Warsaw: Poland`s Tadeusz Mazowiecki, the first non-Communist premier in Soviet-dominated eastern Europe who was hailed as a father of Polish liberty, died, aged 86.
The lifelong heavy smoker died yesterday in a Warsaw hospital following a long illness, close friend and Senate speaker Bogdan Boruzewicz confirmed.
A Catholic intellectual who dedicated his life to fighting totalitarianism, Mazowiecki was "one of the fathers of Polish liberty and independence", Foreign Minister Radoslaw Sikorski told Polish Radio.
One of the early members of the Solidarity movement, he became prime minister in August 1989, two months after Solidarity won elections and its iconic leader Lech Walesa tapped him for the job.
He and Walesa later fell out and ran against each other in a presidential election the following year, which Walesa handily won.
"Mazowiecki was the best prime minister Poland ever had," the Nobel peace laureate said.
European Parliament President Martin Schulz called Mazowiecki a "noble character" who had been "instrumental in changing the history of Poland and Europe."
US State Department spokeswoman Jen Psaki said Mazowiecki was leaving "behind an important legacy.
"He worked to improve relations with the West, paving the way for Poland`s eventual accession to NATO and the European Union."
A false rumour about Mazowiecki`s death in detention during the December 1981 Communist party Martial Law crackdown on Solidarity earned him obituaries in the international press and a funeral mass in Paris.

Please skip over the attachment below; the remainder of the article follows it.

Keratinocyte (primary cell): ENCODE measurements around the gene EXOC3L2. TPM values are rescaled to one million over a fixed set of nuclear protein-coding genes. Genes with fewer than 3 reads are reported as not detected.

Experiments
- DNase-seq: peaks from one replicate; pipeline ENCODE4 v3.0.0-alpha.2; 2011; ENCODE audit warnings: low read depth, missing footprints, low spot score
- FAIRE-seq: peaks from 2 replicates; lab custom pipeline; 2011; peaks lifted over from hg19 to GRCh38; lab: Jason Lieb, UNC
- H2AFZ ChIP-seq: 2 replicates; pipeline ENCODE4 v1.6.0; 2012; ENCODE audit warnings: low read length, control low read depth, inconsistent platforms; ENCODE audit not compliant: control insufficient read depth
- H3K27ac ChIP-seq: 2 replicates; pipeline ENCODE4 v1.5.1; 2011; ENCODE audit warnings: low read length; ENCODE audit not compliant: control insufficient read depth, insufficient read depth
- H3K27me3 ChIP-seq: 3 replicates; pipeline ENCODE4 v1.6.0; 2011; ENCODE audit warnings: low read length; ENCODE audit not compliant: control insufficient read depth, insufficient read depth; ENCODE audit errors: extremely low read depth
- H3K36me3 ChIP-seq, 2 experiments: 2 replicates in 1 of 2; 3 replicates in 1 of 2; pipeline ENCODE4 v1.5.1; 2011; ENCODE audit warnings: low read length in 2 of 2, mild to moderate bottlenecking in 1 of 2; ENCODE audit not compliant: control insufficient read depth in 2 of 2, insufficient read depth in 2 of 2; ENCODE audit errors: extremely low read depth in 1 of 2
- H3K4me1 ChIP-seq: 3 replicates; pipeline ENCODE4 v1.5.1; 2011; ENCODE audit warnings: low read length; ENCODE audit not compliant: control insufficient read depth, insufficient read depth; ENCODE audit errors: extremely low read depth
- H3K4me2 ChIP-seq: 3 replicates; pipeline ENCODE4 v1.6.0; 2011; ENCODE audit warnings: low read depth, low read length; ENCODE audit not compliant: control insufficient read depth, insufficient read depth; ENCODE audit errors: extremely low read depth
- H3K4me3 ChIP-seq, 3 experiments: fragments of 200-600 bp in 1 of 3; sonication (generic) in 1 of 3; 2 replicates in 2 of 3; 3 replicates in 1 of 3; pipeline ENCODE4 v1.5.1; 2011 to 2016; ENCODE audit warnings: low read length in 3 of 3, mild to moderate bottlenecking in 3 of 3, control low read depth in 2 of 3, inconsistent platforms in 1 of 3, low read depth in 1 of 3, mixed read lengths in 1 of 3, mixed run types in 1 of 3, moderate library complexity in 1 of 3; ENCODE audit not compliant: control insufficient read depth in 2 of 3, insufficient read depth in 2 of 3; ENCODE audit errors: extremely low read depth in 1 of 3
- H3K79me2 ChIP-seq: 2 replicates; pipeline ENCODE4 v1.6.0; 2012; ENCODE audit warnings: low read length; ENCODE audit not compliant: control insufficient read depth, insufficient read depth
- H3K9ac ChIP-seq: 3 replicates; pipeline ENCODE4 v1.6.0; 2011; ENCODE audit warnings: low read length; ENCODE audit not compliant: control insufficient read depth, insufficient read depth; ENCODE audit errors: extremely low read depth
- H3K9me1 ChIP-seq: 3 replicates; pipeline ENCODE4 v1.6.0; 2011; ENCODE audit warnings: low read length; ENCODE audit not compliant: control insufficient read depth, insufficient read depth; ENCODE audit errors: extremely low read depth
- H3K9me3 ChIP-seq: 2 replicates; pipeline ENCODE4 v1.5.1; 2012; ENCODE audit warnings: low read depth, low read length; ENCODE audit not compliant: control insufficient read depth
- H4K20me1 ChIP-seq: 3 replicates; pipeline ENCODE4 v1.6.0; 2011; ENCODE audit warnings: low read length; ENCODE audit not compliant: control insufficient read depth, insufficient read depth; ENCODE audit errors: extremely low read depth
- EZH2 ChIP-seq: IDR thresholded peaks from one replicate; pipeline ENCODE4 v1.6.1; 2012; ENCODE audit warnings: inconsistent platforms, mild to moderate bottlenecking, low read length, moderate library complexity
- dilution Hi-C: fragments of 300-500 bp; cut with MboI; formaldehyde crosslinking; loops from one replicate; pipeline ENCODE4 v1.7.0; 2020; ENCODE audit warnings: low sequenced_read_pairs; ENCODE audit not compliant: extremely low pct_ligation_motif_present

Known for his sad smile, slow speech and modesty, Mazowiecki`s personality stood in stark contrast to the charismatic Walesa.
In the mid-1990s, Mazowiecki served as a special UN envoy for ex-Yugoslavia, but quit the post after the Srebrenica massacre of some 8,000 Muslim boys and men by Bosnian Serb forces in July 1995.
A lawyer by training, he was born in the central town of Plock on April 18, 1927.
As the anti-communist Solidarity movement swept Poland in 1980, Mazowiecki was among the first intellectuals to join striking workers at the Gdansk Shipyard where he first encountered union leader Walesa.
Seven years later he was a key figure in the talks between Solidarity and the Communist party which agreed a bloodless transition to democracy in 1989.
Mazowiecki`s funeral will be held on Sunday, the government announced last evening.